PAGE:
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Consolidation Can Slash Student Loan Payments By Up To $413; Are You Eligible?

Many students and graduates take out multiple loans. Higher education isn’t cheap! If you’re in this category, you’ve probably considered combining all those loans into one-a common process known as either student loan consolidation or student loan refinancing.

Consolidation is the process of combining several federal student loans into one consolidation loan that retains all the benefits of federal loans: flexible repayment options if you lose your job or go back to school and forgiveness programs after years of service in certain qualifying fields.

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Refinancing is the process of taking out a new private student loan to pay off and combine multiple private and/or federal loans. Refinancing may give you more options to reduce your monthly payment and interest rate, but refinancing federal loans can eliminate some of the benefits of federal loans.

Here, we’re going to talk mostly about when you might want to pursue federal student loan consolidation, but many of the rules apply to refinancing, too.

How does consolidation work? You take out a new loan, which then pays the balance on all your federal loans, even if they have different servicers (such as NelNet or Navient) – the companies to which you send your payments. You’re then responsible for paying off the new balance, known as a Direct Consolidation Loan, from a single lender. Loans combined into a Direct Consolidation Loan can’t be removed.

Fewer payments every month may sound like a no-brainer, but consolidation’s not best for everyone. Do you meet the conditions below? If so, you may want to consolidate.

When student loan consolidation makes sense

You’re eligible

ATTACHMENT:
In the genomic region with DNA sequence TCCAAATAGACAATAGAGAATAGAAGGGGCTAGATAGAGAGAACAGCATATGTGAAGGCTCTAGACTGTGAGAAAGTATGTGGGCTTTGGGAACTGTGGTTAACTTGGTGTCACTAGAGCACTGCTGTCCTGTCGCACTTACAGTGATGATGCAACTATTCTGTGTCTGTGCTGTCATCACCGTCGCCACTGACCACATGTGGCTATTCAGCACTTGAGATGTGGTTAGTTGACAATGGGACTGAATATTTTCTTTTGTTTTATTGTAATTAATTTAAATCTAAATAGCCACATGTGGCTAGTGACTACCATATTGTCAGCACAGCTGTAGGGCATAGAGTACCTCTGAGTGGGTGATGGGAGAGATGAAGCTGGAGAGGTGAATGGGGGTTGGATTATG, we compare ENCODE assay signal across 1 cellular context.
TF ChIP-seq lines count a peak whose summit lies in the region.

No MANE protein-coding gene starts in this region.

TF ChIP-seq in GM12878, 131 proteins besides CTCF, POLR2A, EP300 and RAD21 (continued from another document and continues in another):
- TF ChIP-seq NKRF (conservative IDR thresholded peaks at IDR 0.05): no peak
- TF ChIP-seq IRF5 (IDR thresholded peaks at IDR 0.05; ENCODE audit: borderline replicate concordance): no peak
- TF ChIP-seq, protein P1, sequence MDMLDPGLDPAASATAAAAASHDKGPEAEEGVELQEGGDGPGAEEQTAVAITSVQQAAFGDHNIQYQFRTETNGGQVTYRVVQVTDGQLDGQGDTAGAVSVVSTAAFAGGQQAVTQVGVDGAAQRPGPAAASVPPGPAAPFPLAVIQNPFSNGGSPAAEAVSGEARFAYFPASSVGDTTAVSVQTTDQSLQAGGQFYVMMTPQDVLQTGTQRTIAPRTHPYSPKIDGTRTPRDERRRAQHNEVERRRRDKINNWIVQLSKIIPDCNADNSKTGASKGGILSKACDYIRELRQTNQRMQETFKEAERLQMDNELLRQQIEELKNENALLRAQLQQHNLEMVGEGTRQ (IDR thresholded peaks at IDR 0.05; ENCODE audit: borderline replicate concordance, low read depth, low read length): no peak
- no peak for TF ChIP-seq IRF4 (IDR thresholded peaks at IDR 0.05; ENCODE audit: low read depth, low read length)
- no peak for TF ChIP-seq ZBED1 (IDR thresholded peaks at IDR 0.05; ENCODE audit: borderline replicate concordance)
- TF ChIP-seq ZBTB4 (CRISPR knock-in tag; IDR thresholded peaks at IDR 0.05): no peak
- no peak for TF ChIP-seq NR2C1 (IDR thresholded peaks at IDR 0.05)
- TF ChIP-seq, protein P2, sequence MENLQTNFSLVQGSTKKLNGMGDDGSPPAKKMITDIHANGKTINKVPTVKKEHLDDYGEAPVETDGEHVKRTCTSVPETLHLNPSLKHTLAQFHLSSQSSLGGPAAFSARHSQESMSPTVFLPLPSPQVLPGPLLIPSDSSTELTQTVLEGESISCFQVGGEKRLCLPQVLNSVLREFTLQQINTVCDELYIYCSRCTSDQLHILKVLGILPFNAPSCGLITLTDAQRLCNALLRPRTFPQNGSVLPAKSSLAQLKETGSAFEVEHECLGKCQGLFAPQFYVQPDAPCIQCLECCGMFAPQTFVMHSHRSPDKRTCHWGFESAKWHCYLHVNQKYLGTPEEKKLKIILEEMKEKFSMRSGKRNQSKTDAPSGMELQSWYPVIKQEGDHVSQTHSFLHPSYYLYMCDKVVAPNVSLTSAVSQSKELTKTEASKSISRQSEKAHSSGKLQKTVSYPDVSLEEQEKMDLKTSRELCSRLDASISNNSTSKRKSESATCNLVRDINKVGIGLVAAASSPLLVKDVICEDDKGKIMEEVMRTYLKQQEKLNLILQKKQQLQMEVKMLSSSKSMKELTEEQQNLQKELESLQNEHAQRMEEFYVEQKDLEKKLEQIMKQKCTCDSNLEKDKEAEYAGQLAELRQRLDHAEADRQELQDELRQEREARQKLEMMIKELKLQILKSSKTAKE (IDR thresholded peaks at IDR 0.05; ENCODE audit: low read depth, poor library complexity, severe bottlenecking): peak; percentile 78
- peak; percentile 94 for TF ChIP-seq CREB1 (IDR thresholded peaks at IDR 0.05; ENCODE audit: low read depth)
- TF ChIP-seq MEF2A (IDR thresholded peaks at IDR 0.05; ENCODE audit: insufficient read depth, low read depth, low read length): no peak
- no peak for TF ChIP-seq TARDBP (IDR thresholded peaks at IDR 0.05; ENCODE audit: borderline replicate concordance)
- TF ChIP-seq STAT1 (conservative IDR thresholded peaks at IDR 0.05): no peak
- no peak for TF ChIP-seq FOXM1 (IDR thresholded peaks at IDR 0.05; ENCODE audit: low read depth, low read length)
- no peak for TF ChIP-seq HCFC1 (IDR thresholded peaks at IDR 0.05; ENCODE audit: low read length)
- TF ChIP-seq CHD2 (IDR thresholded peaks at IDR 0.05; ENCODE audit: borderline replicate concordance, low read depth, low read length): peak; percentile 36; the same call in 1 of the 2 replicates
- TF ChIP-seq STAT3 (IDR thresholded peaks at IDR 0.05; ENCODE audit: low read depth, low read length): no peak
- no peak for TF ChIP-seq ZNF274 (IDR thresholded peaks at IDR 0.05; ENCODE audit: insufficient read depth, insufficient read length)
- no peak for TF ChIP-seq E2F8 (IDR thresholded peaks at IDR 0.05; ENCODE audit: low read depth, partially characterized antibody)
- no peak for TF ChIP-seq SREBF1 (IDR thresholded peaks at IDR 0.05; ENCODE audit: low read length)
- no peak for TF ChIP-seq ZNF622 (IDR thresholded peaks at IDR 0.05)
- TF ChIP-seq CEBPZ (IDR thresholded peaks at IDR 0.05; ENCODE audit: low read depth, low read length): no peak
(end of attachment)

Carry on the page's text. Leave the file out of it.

• You’re not in school currently, or you’re enrolled less than part-time.
  • Your loans are not in default.
  • You’re either making loan payments or in the loan isin a grace period.
  • Your loans are in your name, not in your parents’ names or anyone else’s; you cannot consolidate your loans with your spouse’s loans.

Also important to know: you can’t consolidate private student loans with federal student loans. If you want to roll private and student loans together, you’ll need to explore refinancing your student loans. And depending on your lender, you may need to meet a minimum balance. (The Federal Loan Consolidation Program doesn’t require a minimum.)

You want to reduce your monthly payments

If short-term savings are your priority, consolidation is worth a look. You can lower your monthly payments and increase your repayment period.

Lower monthly amounts, though, mean you pay more over the loan’s life. Compare your current monthly payments to what the payments would be if you consolidated. Keep in mind: the longer your repayment period, the more interest you’ll pay.

If you want to consider refinancing, Money Under 30 partner Credible offers a free and easy way to see the loan rates and monthly payments you would qualify for from selected lenders – there’s no obligation or impact to your credit.